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Robert Novak is a nationally syndicated columnist.

Strangling the police corps


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WASHINGTON (Creators Syndicate) -- The Police Corps, a small federal program that actually works, faces strangulation by politicians and number crunchers.

It would take a mere pittance to maintain this imaginative program of training high-caliber, college-educated street cops. That pittance, however, is hard to come by.

Final appropriations approved this year for the Police Corps totaled $15 million, half of what President Bush requested. Even if Congress approves the full $30 million for next year, the Police Corps would be unable to maintain its present 22-state program, much less add five states that want to join. It would take $45 million just to stay even. In a climate where members of Congress dispense billions for unneeded pork-barrel projects back home, this is a trifling sum.

Its size may be its undoing. In contrast to commercial enterprises that are deemed too large to fail, this government program may be too small to succeed. The Police Corps, extravagantly praised by the few government policymakers familiar with this program, lacks a political top gun to ensure its survival.

It never has enjoyed high profile support. The Police Corps was envisioned in 1982 by New York City lawyer Adam Walinsky, who long ago was an aide to Sen. Robert F. Kennedy and then the Democratic nominee for attorney general of New York. It took 12 years to become reality despite an indifferent governmental establishment, and keeping it alive became Walinsky's life work.

The major bureaucratic complaint against the Police Corps is that it is too expensive. Actually, the cost of educating and training a Police Corps cadet ranges between $40,000 and $60,000 (depending upon geographical region), plus a $30,000 college scholarship.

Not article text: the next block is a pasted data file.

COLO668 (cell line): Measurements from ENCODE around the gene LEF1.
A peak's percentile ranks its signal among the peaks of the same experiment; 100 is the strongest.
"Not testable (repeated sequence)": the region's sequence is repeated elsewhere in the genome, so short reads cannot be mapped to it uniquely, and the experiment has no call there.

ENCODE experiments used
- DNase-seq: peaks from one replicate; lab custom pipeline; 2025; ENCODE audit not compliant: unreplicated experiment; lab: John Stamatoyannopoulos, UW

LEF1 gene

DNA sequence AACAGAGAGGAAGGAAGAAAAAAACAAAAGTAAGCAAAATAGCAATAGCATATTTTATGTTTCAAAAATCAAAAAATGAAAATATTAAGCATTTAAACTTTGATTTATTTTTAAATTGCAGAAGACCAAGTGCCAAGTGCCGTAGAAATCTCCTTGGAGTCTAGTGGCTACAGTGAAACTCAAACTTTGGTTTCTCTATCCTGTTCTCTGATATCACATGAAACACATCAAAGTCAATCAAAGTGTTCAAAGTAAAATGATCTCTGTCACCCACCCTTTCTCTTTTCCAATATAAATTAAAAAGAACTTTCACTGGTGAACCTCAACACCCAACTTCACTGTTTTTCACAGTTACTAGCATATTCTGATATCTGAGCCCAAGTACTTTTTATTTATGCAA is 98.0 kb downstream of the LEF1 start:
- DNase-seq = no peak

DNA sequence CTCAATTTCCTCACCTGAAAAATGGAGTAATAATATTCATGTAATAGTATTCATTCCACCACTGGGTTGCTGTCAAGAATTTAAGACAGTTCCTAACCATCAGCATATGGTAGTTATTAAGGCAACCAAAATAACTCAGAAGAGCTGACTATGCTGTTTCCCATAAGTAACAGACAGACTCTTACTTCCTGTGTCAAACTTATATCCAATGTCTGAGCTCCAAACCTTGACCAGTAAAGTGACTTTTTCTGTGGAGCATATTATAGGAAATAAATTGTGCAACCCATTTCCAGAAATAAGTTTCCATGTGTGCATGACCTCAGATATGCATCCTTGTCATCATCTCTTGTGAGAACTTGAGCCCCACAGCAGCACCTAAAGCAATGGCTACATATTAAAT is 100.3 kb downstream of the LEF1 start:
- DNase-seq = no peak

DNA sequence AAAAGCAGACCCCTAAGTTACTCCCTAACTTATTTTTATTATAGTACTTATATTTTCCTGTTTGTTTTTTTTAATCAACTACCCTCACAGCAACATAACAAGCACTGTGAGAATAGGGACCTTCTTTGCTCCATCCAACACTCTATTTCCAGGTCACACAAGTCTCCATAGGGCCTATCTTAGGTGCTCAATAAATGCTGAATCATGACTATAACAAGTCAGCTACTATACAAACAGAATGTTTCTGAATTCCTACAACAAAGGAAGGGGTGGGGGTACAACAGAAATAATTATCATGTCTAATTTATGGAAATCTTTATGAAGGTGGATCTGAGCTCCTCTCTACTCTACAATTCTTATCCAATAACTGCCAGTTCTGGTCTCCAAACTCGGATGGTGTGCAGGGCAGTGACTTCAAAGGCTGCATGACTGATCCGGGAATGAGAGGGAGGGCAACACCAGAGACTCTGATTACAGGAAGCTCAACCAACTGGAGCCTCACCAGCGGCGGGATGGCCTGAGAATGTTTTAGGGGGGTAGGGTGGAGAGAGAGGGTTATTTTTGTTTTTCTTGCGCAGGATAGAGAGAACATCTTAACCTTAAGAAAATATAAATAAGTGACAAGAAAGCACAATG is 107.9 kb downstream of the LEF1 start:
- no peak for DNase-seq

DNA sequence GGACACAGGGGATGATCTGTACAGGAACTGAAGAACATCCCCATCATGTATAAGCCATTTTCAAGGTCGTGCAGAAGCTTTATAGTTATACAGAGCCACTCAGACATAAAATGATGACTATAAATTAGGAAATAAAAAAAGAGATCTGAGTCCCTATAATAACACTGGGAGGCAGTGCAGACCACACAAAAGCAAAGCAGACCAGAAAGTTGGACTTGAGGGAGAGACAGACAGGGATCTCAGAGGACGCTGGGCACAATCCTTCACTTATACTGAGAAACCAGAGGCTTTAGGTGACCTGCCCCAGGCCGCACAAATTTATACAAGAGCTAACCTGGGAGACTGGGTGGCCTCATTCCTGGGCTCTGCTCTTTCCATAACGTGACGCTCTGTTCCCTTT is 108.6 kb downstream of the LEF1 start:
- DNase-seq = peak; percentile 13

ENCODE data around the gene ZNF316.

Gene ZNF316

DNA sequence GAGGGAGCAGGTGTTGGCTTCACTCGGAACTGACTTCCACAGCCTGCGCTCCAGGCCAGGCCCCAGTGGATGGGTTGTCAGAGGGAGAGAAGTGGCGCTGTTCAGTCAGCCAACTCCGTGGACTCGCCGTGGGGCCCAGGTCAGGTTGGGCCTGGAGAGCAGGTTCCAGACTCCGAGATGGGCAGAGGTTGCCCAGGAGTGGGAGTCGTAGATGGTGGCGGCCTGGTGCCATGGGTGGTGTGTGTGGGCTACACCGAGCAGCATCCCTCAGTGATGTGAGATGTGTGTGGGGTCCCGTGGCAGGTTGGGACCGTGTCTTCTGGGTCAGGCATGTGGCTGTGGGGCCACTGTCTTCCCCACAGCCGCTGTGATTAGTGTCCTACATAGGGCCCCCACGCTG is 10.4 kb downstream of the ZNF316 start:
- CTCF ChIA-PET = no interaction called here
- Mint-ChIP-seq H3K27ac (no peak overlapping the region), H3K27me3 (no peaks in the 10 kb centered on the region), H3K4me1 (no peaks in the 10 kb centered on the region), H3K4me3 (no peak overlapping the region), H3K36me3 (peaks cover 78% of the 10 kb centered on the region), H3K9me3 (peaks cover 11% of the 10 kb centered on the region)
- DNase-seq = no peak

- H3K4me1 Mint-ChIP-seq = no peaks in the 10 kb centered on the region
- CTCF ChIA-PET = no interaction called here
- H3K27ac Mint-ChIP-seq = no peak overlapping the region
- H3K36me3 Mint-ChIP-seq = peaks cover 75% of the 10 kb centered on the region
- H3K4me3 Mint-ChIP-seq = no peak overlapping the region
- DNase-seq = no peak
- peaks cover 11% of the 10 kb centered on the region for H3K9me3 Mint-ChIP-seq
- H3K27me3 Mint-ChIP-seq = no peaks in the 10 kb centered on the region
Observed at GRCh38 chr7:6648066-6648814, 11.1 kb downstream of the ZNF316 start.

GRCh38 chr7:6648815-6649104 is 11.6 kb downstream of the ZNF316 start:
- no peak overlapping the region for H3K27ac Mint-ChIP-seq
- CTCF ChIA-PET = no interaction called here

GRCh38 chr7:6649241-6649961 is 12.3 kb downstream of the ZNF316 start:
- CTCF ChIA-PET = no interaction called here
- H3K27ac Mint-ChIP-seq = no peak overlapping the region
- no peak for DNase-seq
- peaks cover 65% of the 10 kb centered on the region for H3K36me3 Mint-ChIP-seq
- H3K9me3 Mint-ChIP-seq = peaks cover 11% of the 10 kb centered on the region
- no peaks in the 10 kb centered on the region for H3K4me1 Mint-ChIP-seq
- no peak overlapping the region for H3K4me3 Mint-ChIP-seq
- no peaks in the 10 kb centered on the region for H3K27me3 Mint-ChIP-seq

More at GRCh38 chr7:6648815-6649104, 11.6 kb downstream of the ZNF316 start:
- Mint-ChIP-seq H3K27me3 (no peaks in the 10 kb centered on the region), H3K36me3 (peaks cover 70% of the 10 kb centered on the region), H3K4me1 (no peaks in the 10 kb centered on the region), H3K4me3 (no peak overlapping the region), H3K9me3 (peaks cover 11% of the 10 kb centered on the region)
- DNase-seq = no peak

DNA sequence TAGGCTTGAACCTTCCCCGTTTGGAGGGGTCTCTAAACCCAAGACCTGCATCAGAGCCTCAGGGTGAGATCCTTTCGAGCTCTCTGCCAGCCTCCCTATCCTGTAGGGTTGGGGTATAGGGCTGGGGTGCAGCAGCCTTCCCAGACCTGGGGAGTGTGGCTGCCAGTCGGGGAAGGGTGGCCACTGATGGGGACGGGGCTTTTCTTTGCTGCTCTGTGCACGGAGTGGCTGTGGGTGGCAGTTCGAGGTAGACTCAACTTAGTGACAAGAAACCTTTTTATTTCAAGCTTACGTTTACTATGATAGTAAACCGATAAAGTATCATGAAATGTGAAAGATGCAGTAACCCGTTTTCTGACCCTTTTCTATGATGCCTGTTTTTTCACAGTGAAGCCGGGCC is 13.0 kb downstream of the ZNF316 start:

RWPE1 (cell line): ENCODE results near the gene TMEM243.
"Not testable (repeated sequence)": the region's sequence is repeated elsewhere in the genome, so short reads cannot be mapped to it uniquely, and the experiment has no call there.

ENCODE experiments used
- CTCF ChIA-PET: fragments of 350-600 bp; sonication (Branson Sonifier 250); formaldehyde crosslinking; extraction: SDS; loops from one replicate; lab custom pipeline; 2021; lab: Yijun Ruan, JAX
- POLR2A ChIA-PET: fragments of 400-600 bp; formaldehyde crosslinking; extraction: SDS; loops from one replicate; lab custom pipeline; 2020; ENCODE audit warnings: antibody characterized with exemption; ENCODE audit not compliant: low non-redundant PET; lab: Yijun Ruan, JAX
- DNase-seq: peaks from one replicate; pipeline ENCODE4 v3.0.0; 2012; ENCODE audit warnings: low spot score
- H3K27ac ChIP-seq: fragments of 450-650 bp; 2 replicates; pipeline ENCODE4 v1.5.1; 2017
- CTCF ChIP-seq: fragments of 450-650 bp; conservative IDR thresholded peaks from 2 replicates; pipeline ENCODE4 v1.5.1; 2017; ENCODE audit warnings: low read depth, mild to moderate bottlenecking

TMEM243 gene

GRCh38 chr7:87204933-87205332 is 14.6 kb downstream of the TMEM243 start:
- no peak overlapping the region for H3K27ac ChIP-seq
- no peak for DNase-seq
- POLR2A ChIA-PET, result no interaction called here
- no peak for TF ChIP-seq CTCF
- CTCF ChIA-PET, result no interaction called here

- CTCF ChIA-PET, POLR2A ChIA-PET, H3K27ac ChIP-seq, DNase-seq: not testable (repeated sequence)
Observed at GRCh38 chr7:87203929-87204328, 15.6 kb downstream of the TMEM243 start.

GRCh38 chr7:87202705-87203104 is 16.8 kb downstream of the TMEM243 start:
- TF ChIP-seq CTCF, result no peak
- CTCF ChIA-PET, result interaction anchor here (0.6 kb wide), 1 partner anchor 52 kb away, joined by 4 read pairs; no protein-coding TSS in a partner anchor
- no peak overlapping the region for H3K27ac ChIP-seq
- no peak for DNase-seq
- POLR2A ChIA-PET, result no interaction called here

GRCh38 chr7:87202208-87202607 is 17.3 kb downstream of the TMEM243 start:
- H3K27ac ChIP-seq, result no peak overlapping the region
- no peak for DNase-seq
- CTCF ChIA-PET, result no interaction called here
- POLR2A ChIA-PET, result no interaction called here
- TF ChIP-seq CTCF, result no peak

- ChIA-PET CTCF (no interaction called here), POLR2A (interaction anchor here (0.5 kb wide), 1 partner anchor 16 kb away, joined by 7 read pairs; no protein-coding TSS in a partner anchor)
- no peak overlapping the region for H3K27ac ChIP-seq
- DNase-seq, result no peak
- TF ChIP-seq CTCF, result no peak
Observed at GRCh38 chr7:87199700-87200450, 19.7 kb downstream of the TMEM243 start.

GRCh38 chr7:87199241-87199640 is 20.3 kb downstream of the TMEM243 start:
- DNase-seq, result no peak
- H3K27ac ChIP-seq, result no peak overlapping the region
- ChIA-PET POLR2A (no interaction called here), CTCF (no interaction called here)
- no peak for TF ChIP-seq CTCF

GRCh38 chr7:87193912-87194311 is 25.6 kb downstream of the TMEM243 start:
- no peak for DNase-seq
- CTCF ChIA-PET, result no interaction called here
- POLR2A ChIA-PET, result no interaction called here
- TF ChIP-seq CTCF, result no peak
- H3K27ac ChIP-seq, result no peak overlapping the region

While some Office of Management and Budget (OMB) bureaucrats shudder over this cost, it is a bargain. FBI training costs $50,000, without counting pay and benefits. It takes $1 million to train a member of U.S. special forces. Although Police Corps costs can be reduced through larger classes and training more classes per year, the OMB actually has found that the government gets more back from the Police Corps than the billions of dollars worth of other Justice Department grant programs.

Beyond cost-benefit ratios, the value of the Police Corps is appreciated by the handful of officials who have observed it first-hand. One middle-level administration official who witnessed Police Corps training in Baltimore (and asked not to be quoted by name) told me: "I was impressed by the caliber of training and the confidence of the recruits. They were learning how to protect people and apprehend suspects with a minimum of violence. They felt they were embarking on a noble profession."

I came away with precisely the same conclusions after my contacts over recent years with Police Corps cadets and their training in Mississippi, Florida and Missouri. After undergoing an arduous physical and academic regimen, the cadets must spend four years on the street -- not at a desk. Participating police chiefs have eagerly embraced them as prize rookies on their forces.

With Police Corps programs now functioning in 22 states (most doing well, with a few struggling), five additional states want in but are barred for lack of funding: Alaska, Arizona, Connecticut, Ohio and Virginia. Yet, the current budget crunch threatens to reduce vital training in the current states.

Ignored in that crunch is what the Police Corps can contribute against terrorism, surmounting the partisan debate enveloping the issue. Democrats in Congress never tire of demanding more federal funds for "first-responders" in unionized fire and police departments controlled by Democratic mayors. The White House contends that the way to protect the American people is through better intelligence rather than more police and firefighters.

That ideological struggle is not addressed by the Police Corps, whose role in the war against terrorism goes to the second criticism of the program: elitism. Indeed it is elitist, and intends to be. It can provide educated, thinking officers to form the nucleus of police who can cope with terrorism without emotional excesses. The question is whether the Police Corps will be crowded out for minimal budget savings while the government spends billions on dubious projects.


Click here for more from Creators Syndicate.

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